As it comes to bear upon our sin, the other side of the story of God’s nature is that, while He is merciful and gracious, He is at the same time just. I suggested that we are mistaken to think that there is something about us that brings out God’s benevolent characteristics. However, it is important to understand that there is something about us that brings out God’s justice. In other words, our sinfulness does not prompt God to mercy, it prompts Him to wrath. Spurgeon’s thoughts reveal his concern that we fail to understand this and therefore, develop a wrong response to sin in ourselves and in others. 

The writer of a popular book has written:

Thank God! I am wonderfully content with a God who doesn’t deal with me as my sins deserve. On the last day when Jesus calls me by name, “Come, (author’s name), blessed of my Father,” it will not be because Abba is just, but because His name is mercy.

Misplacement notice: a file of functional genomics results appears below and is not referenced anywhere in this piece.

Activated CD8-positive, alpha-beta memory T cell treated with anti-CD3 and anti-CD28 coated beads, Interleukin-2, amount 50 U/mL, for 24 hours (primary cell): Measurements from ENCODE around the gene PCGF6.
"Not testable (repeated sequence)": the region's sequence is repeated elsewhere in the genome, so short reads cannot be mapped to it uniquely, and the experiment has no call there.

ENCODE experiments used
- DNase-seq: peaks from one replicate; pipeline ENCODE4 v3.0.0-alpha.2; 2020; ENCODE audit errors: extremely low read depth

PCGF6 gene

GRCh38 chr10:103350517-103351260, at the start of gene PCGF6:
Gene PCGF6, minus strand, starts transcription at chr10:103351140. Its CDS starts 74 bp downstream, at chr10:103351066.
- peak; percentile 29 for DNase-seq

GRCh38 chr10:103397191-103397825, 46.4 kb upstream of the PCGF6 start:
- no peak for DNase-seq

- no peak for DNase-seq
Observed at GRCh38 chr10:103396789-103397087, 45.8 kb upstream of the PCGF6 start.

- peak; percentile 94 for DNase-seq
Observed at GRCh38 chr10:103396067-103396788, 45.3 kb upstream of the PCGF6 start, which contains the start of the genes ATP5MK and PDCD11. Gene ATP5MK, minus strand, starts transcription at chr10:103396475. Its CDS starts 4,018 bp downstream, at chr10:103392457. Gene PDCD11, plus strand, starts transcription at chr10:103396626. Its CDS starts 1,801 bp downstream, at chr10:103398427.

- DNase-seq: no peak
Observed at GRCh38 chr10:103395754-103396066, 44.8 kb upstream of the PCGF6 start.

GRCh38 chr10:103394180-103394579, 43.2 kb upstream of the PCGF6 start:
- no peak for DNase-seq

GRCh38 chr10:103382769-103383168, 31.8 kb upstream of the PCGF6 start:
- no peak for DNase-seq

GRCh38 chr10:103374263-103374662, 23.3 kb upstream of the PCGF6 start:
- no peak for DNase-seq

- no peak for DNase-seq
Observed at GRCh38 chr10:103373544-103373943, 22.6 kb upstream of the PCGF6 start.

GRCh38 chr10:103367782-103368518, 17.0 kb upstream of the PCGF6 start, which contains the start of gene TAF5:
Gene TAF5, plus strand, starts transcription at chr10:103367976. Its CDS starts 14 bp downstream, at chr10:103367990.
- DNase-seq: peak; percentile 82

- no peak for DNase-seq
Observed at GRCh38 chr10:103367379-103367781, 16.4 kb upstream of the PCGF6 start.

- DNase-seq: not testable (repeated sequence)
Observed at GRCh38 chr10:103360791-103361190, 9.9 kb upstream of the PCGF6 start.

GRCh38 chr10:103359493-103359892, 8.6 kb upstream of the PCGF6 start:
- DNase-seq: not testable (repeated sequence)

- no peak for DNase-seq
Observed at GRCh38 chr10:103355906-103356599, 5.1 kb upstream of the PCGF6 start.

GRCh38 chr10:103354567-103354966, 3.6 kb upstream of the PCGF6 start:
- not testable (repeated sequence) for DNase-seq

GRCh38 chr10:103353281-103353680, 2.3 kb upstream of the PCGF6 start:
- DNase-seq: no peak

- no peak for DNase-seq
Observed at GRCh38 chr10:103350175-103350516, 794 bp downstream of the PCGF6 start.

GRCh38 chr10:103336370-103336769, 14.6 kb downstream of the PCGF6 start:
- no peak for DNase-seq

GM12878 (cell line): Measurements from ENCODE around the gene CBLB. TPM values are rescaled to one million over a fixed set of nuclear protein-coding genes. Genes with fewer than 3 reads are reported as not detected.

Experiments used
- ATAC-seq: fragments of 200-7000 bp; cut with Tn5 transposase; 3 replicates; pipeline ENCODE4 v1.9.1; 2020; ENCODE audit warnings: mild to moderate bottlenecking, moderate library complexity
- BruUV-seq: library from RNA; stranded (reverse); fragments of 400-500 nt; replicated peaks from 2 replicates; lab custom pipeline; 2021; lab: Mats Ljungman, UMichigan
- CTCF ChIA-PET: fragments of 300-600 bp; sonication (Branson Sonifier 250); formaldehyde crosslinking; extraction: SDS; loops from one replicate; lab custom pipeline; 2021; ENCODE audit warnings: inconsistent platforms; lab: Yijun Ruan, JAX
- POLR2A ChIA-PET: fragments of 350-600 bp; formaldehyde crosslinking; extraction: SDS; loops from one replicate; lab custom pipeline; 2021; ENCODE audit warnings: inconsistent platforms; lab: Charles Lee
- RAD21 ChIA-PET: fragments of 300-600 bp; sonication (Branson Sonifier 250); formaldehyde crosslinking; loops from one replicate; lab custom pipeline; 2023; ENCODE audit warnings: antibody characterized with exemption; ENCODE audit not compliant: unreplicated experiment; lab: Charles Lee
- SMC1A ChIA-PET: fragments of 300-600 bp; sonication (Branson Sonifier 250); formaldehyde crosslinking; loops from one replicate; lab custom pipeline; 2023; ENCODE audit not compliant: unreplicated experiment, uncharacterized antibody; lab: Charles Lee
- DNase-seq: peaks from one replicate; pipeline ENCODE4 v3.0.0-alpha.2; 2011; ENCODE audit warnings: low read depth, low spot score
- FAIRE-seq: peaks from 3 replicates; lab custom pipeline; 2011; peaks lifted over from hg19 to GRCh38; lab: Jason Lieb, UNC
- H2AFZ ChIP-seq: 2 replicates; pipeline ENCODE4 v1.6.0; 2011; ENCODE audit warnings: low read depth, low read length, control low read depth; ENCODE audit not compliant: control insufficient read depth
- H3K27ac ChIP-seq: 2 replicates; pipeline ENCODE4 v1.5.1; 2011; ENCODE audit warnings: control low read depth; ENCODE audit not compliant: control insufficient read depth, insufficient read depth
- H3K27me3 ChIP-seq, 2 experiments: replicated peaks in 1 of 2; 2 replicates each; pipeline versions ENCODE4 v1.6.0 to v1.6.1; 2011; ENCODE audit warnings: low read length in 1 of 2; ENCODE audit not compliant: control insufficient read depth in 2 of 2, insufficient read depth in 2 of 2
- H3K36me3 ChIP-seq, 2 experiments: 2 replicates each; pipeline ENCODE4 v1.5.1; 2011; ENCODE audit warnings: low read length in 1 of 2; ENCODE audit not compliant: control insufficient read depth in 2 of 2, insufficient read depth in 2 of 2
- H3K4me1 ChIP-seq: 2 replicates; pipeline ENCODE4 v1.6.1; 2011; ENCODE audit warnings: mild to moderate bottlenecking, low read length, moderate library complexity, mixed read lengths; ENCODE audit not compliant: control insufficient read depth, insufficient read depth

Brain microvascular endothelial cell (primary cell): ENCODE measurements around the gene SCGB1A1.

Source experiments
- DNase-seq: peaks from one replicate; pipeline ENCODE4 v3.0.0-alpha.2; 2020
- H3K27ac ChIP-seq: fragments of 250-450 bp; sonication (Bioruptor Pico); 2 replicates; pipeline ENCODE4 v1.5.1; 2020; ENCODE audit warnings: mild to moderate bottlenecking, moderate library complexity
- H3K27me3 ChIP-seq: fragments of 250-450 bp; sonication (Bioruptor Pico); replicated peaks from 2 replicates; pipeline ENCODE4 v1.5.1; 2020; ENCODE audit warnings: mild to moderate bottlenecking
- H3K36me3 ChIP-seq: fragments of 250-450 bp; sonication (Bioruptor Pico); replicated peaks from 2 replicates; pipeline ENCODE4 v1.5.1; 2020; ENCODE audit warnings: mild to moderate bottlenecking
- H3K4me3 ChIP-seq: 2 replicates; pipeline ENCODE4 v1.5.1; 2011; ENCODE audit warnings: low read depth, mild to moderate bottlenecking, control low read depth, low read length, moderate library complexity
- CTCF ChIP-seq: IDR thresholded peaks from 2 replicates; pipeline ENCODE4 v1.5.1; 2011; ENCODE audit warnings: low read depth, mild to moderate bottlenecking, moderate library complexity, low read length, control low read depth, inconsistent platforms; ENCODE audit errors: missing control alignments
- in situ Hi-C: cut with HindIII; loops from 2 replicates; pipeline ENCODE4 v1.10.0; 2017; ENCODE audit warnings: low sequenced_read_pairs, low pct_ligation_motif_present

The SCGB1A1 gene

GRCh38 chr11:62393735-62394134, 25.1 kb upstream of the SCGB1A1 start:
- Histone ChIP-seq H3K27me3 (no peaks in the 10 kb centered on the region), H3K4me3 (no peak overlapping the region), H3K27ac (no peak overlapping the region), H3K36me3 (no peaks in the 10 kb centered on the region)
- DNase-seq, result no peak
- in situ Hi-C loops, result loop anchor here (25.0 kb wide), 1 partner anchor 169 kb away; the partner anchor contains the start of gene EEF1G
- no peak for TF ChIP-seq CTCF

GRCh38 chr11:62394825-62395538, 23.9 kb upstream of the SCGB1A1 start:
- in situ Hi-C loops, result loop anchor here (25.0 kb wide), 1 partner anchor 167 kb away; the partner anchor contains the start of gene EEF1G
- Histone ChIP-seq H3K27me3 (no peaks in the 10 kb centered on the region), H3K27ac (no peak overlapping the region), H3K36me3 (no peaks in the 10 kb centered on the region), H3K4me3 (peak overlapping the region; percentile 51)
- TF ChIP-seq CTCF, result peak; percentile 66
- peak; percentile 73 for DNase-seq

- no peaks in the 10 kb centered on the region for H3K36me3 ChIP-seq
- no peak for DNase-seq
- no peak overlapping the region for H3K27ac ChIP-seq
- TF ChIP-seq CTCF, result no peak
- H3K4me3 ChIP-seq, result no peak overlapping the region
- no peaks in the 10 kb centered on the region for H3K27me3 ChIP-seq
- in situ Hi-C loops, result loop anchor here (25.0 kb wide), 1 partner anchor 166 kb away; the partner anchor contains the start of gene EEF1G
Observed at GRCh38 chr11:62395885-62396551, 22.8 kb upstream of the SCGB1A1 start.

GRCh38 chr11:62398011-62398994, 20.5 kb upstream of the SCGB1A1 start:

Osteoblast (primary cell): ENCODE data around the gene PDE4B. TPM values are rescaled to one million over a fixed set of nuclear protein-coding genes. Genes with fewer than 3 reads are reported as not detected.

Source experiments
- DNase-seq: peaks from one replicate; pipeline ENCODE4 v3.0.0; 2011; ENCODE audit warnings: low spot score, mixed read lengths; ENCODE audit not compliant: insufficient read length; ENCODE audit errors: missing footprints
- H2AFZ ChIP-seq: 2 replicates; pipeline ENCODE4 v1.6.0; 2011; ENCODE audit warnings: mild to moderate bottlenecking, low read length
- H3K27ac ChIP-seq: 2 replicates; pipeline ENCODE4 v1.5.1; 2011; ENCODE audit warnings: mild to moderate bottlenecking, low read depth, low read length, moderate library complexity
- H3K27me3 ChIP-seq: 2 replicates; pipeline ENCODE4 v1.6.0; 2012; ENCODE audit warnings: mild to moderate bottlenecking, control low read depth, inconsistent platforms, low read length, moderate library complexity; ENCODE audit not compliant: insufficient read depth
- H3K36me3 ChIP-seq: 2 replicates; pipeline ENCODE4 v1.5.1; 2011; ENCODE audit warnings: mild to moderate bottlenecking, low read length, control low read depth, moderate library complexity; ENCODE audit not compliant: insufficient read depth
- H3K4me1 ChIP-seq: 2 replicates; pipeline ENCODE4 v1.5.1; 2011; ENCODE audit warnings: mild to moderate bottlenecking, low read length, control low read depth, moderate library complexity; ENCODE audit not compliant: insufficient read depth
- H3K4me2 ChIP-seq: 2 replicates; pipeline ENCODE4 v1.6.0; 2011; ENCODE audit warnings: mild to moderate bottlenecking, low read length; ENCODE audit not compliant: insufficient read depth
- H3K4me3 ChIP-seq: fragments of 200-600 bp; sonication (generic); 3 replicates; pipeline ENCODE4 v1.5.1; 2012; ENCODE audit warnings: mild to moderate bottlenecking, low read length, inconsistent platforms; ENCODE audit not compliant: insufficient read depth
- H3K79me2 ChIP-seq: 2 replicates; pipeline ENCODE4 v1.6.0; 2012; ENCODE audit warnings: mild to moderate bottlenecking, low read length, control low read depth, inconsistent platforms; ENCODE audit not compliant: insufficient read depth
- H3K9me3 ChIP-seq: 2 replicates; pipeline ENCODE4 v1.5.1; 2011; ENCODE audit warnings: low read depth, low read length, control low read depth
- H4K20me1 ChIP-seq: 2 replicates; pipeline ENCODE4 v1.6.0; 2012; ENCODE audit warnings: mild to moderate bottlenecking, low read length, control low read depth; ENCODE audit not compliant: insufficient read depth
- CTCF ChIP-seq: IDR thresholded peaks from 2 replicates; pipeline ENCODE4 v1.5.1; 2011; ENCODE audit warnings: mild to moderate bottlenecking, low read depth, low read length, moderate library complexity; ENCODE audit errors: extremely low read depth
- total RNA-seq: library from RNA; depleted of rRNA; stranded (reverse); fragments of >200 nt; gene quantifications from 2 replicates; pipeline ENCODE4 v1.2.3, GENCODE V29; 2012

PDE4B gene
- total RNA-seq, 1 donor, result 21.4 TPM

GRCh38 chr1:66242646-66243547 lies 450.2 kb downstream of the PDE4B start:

A very appealing sentiment, one must admit, but also very inadequate. What this writer has written in the first of these two sentences is true: God doesn’t deal with me as my sins deserve. But what he has failed to mention is that God did deal with Jesus as my sins deserve. God the Father (Abba) poured out His wrath on His own Son because He took my sin – and yours – upon Himself. “God made him who had no sin to be sin for us, so that in him we might become the righteousness of God” (2 Corinthians 5:21). When, in his next sentence, this popular writer goes on to say that his welcome in heaven will not be due to God’s justice but because of His mercy, he has departed from the truth. God’s justice and mercy are not two opposite sides of His character. They are coexistent and coeternal aspects of His singular nature. God’s mercy upon me is made possible only because He is a just God, and His justice on me was satisfied when He turned His back on His only Son who bore my sin. Anything less is not the Gospel. It is inappropriate to be thankful to God only for His mercy and, in any way, to minimize the gratitude and praise that is due Him for His justice.